Good morning The BBC TV Prehistoric Autopsy programme was fascinating. I couldn't help noticing that Neanderthal's range was roughly the same as that of early white-skinned Homo sapiens. No mention was made of the possibility that we inherited white-skin genes from breeding with Neanderthals, they after all had had a longer time to evolve this trait than us. Is there any evidence for or against such a hypothesis?
We have good representation in the Neandertal genomes of the DNA sites that affect light skin in Europeans. So far it appears that the Neandertals did not carry any of the alleles that are associated with lighter skin in Europe today.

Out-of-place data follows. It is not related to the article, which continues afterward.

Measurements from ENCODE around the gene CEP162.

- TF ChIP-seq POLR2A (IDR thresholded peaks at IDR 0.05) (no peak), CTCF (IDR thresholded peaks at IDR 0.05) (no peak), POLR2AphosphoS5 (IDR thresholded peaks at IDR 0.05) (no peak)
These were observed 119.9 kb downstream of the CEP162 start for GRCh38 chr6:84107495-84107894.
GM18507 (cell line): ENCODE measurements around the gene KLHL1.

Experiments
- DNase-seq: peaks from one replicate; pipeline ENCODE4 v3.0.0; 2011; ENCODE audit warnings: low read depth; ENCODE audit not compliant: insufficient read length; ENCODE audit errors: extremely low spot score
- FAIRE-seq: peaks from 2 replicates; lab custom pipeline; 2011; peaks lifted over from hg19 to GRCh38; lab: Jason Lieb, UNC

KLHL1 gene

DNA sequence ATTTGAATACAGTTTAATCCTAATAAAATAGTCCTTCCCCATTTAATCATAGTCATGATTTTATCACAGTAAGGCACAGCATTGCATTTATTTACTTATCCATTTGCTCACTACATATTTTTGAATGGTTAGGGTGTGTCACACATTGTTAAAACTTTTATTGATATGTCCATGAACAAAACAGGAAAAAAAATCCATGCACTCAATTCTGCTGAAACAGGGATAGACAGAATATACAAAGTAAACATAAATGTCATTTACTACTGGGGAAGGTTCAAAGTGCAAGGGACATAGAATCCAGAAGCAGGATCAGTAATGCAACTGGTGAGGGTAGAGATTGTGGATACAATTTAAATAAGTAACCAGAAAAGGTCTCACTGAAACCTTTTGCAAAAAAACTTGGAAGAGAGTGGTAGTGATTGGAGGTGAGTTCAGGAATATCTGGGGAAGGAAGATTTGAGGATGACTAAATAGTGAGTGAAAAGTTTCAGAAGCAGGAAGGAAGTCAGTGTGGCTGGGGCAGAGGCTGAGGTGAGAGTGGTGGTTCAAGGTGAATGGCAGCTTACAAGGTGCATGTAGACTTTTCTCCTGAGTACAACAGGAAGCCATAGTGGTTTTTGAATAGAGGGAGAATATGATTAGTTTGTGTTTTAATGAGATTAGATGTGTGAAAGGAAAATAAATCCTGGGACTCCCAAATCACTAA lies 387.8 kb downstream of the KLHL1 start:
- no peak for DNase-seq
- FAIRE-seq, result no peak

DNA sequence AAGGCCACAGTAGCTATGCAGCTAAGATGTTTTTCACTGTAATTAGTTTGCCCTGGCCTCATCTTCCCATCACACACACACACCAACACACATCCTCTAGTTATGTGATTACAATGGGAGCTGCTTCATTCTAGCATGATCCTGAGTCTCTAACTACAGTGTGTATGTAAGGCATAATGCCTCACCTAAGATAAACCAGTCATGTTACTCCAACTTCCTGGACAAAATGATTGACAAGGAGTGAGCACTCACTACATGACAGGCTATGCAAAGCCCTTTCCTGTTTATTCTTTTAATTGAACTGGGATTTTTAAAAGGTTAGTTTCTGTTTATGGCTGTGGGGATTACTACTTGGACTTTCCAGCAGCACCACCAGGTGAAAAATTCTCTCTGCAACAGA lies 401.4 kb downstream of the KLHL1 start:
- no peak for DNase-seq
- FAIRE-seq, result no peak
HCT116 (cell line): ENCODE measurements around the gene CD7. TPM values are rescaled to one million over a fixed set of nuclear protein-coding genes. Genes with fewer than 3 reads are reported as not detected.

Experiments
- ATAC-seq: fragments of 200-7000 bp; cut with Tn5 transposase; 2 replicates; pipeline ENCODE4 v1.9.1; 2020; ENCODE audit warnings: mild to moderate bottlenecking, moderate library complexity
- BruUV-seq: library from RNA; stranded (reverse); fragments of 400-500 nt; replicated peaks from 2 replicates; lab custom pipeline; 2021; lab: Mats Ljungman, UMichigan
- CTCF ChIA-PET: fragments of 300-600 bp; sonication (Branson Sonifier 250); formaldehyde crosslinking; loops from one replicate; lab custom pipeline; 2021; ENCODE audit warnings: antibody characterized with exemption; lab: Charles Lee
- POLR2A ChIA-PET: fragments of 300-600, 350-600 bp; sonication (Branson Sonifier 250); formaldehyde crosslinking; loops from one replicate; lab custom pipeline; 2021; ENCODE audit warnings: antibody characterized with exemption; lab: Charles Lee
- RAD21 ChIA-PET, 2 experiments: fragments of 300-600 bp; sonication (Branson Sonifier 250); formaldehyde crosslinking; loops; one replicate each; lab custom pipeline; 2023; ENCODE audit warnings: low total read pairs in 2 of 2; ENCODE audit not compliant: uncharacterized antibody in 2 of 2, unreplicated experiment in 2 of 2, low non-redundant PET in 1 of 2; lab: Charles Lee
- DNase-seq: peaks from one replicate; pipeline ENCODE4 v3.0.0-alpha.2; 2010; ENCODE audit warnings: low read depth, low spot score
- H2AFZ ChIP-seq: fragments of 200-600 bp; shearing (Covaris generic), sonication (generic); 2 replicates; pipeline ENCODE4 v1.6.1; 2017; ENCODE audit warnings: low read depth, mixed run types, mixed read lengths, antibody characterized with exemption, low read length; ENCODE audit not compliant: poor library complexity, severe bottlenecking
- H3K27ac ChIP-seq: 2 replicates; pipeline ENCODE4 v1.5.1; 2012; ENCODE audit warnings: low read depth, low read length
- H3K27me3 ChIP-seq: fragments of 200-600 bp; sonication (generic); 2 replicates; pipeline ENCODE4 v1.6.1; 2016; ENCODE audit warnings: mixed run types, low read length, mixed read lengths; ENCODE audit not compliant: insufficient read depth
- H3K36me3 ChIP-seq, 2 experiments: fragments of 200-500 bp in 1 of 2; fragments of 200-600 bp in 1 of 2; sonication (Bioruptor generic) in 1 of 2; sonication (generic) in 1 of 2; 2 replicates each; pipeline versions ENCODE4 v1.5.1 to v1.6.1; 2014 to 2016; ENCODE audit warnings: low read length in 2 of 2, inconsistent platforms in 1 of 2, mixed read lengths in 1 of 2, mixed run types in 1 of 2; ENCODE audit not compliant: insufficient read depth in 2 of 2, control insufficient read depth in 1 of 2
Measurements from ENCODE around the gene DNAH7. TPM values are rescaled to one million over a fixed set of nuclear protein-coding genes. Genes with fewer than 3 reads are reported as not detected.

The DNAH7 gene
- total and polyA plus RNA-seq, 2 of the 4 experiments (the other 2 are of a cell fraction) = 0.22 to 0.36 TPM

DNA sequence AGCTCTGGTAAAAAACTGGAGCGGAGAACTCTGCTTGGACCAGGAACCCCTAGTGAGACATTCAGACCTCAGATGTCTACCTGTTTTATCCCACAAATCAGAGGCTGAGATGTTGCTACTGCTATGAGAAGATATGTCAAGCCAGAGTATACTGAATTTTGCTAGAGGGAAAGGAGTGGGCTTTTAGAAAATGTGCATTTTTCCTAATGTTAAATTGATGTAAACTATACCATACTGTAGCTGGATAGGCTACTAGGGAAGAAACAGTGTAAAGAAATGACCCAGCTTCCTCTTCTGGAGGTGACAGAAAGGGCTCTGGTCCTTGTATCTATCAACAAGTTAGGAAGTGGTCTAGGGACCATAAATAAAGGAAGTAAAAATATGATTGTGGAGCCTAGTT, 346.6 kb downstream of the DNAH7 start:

They did have some changes to the genes that affect pigmentation that are not present in any living people. We speculate that these changes may have lightened skin or hair in the Neandertals, but we will not know this until we have experimental evidence about them. If this is correct, then the Neandertals will represent another case of convergence toward light pigmentation in the high latitude geographic range.